The vast majority of White Plains residents probably know that they have to have a valid driver's license in order to operate their vehicles on New York's roads. In fact, getting a license to drive has become so commonplace that one can really say that it is ingrained in our culture.
What residents might not realize is that getting accused of violating this well-known state law can have consequences that go well beyond a traffic ticket. In fact, driving on a license that has been suspended, revoked or invalidated in some way can violate state criminal laws and lead to a criminal conviction for a misdemeanor, even for a first-time offense. Technically speaking, this crime is called aggravated unlicensed operation of a motor vehicle.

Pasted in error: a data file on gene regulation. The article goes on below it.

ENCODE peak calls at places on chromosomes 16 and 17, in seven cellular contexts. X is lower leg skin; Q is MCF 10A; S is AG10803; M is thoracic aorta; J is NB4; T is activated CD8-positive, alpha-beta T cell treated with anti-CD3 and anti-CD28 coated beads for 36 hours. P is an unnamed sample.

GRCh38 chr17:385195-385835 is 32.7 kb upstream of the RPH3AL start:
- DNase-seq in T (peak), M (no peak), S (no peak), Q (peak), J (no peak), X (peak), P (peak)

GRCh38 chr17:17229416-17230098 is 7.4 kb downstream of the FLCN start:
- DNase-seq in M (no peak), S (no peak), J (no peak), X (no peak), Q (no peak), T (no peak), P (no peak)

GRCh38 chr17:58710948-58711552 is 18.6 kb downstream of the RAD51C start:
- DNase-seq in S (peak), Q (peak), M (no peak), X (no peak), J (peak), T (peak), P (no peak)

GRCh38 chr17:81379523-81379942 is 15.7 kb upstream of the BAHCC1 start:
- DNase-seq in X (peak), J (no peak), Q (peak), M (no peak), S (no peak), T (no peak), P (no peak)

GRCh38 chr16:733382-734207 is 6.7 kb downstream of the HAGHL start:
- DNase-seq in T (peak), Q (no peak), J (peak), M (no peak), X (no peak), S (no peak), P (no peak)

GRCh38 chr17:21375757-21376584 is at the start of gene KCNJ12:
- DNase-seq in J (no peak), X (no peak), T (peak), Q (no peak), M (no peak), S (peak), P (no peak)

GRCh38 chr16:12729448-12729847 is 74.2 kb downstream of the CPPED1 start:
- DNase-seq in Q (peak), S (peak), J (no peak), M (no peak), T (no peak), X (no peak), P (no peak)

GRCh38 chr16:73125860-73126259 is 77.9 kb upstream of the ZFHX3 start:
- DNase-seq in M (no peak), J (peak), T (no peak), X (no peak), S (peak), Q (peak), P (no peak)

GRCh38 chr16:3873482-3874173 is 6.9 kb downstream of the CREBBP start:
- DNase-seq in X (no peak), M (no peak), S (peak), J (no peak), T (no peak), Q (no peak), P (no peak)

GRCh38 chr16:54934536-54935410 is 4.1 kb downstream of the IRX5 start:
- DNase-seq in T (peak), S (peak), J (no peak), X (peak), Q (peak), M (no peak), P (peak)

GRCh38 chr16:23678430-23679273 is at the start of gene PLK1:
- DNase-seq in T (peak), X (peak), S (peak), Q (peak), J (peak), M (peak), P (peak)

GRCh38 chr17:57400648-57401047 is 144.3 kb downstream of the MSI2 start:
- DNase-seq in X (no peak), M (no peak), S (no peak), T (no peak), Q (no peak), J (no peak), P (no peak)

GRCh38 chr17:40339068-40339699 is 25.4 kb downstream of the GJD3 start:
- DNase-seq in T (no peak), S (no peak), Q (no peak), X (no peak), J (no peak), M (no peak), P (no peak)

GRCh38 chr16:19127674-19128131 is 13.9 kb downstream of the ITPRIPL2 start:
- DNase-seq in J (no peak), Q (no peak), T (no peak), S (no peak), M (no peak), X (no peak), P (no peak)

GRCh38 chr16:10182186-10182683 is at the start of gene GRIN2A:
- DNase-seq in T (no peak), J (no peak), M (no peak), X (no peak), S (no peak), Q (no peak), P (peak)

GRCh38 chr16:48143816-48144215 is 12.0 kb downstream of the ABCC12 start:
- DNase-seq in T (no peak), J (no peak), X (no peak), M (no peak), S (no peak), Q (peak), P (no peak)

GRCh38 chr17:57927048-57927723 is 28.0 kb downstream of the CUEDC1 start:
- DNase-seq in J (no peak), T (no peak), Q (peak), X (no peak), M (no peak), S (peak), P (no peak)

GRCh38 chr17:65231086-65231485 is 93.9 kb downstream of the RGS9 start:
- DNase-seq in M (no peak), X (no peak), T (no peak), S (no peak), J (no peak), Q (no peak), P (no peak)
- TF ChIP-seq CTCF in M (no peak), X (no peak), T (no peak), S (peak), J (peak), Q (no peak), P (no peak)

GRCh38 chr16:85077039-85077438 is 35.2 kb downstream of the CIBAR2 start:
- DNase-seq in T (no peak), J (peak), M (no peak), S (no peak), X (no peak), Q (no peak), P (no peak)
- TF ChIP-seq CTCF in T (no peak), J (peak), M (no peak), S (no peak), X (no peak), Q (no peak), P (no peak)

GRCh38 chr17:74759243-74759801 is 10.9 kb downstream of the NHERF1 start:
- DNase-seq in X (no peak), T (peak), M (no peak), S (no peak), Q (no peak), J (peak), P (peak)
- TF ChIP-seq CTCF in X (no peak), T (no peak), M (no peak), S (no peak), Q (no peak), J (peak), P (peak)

In addition to proving that one was driving while his or her license was suspended, the state must demonstrate that the person knew or should have known about the suspension. If the state can do so, then the person accused faces up to 30 days in jail and a $200 to $500 fine.
Additionally, aggravating circumstances can make the potential penalties for this offense worse. For instance, someone caught driving a truck or other heavy commercial vehicle without a valid license can face up to $1,500 in fines, even for a first offense.
Moreover, those who have a relatively recent prior conviction for the same offense face additional time in jail. Additional fines, jail time and even the possibility of a felony conviction can also arise when a motorist's driving record is extremely poor or is tainted by allegations of drunk or drugged driving.